My biggest hang up with Vista, and now 7 is the UAC use. If they were smart, they would make it a smart application. Instead of using a carte blanche approach to launching programs, it should be capable of making many of the choices it forces on the user, repeatedly. Thus you either shut it completely off, or suffer with it.

    My recomendation is to make a setting that works as a firewall with antivirus software as the first key, and as a last resort, user input. Basically, it would open the file in a virtualized area, allow antivirus software to check it, and if it is ok, do a checksum and mark it as always allowed, until the checksum is invalidated. Using it as a check ONCE verify/block, would take 98% of the irritation away,while taking not one bit of the security away. Only when a program is flagged as virus or possible virus, would UAC prompt the user whether it wanted to continue, and because it did this virtualized test of the program, it would be able to give accurate detailed information to the user, which they could then use to make a decision as to whether to allow or block the program from moving into the sommon working space.

    As a safety measure, safe mode would have options to reset individual program UAC flags or system wide UAC flags.
  • 1 Hide
    thedipper , April 1, 2009 8:42 PM
    A Stoner,
    You do realize that Microsoft really doesn't care that you're not buying Win7, right? A small amount of their income is OS sales, they really don't care. People like you, who don't know how to use the OS then come whining with feedback in the wrong places, is why we can't have anything nice. It's why Vista was given false, bad hype for years.

    I see you wrote a bunch of garbage about security, why don't you take that to Microsoft feedback instead of a comment section on a news and review site?
  • 0 Hide
    sot010174 , April 1, 2009 8:43 PM
    The starter edition is an elegant way to translate Windows TRIAL EDITION. I disagree with this 3 progs limitation, but I don't see any other alternative except charging less for the basic edition, but then, everyone would jump to the basic bandwagon... I personally use vista HP for about a year, and I never missed having Aero on. Aero doesn't add nothing really useful and just bogs the system down and raise power consumption...

    I think this will only drive users to format their brand new lappies and put a pirated copy of XP. Problem solved.
  • -2 Hide
    jsloan , April 1, 2009 8:44 PM
    another april fools posting? the question is will a netbooks even support a single running windows 7 application, let alone 3 at the same time. i have windows 7 installed and i've stripped it down as much as i can and i just cant see how they are going to get the windows 7 pig, which is really nothing but vista tweaked, running on a netbook with the little amount of memory they normally come with. they maybe talking about those new netbooks that are really low end notebooks and priced at $500+, but not the 200 onces.ok they'll get it running, but it will be very slow as it spends all it's time thrashing, can you imagine running office 2007, ouch, i have 3 gb machine with dual cores and gets slow as i consume 1.5 gb...
  • 6 Hide
    thedipper , April 1, 2009 8:47 PM
    jsloananother april fools posting? the question is will a netbooks even support a single running windows 7 application, let alone 3 at the same time. i have windows 7 installed and i've stripped it down as much as i can and i just cant see how they are going to get the windows 7 pig, which is really nothing but vista tweaked, running on a netbook with the little amount of memory they normally come with. they maybe talking about those new netbooks that are really low end notebooks and priced at $500+, but not the 200 onces.ok they'll get it running, but it will be very slow as it spends all it's time thrashing, can you imagine running office 2007, ouch, i have 3 gb machine with dual cores and gets slow as i consume 1.5 gb...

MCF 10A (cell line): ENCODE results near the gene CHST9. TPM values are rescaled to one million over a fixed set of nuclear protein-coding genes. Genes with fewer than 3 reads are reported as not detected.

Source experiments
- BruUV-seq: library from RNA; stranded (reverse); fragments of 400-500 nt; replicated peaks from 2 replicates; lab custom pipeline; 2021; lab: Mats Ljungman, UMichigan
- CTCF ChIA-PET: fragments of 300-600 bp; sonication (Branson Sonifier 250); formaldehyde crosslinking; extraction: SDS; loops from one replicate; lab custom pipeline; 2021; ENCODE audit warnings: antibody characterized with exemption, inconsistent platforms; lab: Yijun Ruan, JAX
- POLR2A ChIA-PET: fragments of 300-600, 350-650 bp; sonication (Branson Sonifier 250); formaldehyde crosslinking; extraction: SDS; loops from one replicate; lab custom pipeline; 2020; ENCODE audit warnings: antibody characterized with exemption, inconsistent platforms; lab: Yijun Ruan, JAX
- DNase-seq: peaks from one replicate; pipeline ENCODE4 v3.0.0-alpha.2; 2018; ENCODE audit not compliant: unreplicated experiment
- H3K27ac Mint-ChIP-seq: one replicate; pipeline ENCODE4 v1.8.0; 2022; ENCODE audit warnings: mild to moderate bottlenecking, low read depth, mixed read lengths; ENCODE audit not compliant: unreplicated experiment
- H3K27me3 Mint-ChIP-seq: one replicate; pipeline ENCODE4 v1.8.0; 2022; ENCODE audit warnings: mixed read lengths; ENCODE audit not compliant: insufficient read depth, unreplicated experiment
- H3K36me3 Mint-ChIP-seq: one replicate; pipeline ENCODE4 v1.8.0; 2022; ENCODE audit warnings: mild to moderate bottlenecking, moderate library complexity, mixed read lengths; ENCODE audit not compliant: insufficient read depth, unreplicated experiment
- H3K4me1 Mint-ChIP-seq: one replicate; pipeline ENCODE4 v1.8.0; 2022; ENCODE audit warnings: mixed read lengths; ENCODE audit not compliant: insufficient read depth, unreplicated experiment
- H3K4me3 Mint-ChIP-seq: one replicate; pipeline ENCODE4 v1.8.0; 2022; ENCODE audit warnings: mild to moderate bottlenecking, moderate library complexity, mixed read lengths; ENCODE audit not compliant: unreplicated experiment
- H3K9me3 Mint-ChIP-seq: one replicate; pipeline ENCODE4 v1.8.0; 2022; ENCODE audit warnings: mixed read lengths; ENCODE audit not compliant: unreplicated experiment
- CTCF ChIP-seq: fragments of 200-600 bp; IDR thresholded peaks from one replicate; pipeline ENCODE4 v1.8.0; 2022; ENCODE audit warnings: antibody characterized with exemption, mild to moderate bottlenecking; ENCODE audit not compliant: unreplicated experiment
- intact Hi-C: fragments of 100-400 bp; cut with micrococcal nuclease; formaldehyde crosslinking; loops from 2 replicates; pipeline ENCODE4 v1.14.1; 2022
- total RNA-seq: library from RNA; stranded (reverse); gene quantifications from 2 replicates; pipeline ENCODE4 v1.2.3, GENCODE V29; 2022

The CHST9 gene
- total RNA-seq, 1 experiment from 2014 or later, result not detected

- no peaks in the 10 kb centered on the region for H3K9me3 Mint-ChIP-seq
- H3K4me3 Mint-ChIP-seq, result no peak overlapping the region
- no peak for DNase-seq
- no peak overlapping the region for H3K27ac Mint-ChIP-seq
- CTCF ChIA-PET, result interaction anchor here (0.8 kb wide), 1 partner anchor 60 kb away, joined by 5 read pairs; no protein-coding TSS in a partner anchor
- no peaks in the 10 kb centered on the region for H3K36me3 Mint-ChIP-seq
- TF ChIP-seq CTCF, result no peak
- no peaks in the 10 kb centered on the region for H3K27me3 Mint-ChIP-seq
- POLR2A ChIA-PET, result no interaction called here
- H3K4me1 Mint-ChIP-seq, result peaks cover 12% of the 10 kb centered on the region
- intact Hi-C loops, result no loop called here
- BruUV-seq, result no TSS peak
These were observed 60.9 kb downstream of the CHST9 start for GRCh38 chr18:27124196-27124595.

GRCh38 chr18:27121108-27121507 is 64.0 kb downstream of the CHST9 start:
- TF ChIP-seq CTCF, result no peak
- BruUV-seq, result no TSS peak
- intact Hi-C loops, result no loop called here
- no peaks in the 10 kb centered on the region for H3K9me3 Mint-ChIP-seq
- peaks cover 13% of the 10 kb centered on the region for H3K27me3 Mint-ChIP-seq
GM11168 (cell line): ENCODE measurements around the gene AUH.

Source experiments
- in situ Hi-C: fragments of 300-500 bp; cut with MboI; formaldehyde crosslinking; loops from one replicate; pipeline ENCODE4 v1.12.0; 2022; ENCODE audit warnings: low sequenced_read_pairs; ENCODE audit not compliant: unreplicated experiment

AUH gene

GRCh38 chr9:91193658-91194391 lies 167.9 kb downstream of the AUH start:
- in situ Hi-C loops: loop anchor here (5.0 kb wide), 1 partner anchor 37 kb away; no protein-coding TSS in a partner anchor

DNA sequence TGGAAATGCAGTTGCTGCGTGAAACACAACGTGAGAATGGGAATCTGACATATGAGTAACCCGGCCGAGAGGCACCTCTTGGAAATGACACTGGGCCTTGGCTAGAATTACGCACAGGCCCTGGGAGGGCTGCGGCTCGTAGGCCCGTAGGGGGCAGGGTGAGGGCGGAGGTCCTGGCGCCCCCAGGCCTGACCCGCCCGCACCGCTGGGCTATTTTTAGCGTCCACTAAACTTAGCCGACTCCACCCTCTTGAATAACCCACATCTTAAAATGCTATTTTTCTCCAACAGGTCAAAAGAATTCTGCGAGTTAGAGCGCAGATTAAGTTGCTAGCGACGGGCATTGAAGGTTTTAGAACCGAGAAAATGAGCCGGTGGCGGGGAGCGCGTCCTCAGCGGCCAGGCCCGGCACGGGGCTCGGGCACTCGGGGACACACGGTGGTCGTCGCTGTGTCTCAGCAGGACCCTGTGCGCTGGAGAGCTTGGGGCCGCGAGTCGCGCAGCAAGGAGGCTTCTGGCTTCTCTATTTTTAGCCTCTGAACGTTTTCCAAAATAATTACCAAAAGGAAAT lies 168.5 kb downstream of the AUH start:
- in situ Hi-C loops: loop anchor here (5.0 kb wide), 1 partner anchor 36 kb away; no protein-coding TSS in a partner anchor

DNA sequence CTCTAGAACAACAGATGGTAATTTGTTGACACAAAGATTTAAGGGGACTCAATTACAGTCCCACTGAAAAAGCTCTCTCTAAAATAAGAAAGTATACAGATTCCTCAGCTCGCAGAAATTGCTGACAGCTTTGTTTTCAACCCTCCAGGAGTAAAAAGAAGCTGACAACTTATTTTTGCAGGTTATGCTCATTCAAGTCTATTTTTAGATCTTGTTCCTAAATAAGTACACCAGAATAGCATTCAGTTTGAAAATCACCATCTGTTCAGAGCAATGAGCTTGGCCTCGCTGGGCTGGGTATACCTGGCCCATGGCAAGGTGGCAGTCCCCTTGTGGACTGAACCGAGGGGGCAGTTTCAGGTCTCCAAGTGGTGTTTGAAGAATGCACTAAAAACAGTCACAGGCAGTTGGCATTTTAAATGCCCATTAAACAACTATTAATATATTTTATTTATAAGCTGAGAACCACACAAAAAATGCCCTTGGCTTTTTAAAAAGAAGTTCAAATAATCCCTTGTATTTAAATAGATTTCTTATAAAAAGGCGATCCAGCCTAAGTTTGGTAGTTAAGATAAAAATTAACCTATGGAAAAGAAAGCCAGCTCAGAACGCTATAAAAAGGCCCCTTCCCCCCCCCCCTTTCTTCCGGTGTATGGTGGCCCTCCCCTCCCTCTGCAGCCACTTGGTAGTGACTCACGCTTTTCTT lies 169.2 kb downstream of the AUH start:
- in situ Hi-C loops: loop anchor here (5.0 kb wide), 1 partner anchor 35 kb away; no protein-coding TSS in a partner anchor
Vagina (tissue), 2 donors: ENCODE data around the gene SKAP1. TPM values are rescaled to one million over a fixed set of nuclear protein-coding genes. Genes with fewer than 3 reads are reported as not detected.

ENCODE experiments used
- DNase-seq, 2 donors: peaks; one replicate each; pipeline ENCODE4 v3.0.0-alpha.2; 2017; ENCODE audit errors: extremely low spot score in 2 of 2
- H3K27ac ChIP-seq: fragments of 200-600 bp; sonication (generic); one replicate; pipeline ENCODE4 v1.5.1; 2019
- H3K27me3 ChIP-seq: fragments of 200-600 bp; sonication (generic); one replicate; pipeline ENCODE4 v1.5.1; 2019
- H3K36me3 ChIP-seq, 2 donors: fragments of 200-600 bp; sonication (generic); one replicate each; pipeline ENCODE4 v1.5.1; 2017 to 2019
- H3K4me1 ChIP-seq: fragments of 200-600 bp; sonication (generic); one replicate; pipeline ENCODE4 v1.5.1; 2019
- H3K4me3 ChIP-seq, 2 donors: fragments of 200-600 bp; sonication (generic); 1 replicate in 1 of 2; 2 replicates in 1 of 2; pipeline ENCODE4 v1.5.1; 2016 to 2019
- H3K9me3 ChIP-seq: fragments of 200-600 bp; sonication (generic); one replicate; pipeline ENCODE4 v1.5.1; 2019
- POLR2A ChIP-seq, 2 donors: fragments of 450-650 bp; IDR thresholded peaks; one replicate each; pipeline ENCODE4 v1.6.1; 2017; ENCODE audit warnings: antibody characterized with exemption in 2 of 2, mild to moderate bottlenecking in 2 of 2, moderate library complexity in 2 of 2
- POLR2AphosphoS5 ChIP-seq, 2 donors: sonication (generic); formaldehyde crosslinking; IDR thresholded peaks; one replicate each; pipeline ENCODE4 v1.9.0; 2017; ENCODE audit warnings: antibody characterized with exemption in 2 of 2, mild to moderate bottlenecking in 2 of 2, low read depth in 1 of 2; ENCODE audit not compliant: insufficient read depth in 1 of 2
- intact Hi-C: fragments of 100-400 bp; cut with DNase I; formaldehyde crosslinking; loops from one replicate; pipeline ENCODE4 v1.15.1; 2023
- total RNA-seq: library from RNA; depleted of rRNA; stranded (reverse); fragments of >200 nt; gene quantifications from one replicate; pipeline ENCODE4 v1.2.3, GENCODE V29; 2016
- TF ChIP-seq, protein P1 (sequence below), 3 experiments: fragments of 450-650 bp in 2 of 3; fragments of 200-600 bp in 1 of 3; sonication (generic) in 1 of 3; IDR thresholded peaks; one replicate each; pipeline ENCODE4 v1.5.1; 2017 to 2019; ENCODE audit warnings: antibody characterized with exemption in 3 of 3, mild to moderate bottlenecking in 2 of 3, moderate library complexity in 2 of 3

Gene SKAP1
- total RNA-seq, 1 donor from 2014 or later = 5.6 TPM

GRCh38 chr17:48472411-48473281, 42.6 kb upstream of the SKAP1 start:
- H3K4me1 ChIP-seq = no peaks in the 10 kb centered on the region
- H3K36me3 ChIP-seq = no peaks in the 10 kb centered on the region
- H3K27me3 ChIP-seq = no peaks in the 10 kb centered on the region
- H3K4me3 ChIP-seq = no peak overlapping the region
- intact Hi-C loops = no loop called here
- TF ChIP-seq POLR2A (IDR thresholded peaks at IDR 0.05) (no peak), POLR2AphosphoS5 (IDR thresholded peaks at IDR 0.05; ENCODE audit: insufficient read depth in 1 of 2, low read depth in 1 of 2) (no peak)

You do know that Win7 is barely over the resource usage of Windows XP on a small-memory system, right?

    You do know that NT6/6.1 uses more memory when you have more, and unloads that extra usage when something else needs it, right?


    Oh right, you don't. You don't know what you're talking about and I suggest you learn. You're spreading bad hype and driving away customers from an OS because YOU don't understand them.

    P.S. New OS are small upgrades from the last, I suggest you look at the history of Windows.
  • 1 Hide
    thedipper , April 1, 2009 8:55 PM
    Nearly everyone here, including the article, has any idea what the point behind Windows 7 Starter is.

    Win7 Starter is for NETBOOKS and similar applications. If it ships on your new Dell, that's Dell's scamming, not Microsoft's.

    The 3 application limit is because Netbooks (by definition) probably won't have more than a browser open.
  • 2 Hide
    JimmiG , April 1, 2009 8:56 PM
    The limitation is a bit unnecessary and extreme. I regularly run more than 3 apps on my Aspire One netbook with WinXP - if all Win7 netbooks come with this limitation, XP will still be the de-facto Netbook OS (together with Linux).
  • 4 Hide
    hellwig , April 1, 2009 9:03 PM
    I wonder if I can run a program that spawns off other programs as child processes. Seems to me Microsoft would have to limit the number of visible programs open. But then what happens if your Antivirus pops up a warning, but you can't open it because the message window would count as an additional program putting you past your limit? What happens if one program you use often likes to spawn other processes in the background?

    I'm sure there will be work arounds, and those work arounds will be quickly exploited.
  • 6 Hide
    g-thor , April 1, 2009 9:06 PM
    I haven't used a netbook, so I have to ask the question. Are netbook users really going to be running an e-mail client, a web browser, a word processor and, say, a photo editing program all at the same time? on a 1 or 2 GB Atom processor? On a 9 inch screen? Do they demand the same capabilities they get on their $800 desktops from a $200 netbook? I'm not being sarcastic; I really wonder if users will demand so much from these devices.

    My opinion - I suspect that netbook users are generally checking e-mail, surfing the web and running one more program as a norm. Is it really that harsh a limitation?

    One last question. Are we all going to get sued for using the term "netbook"?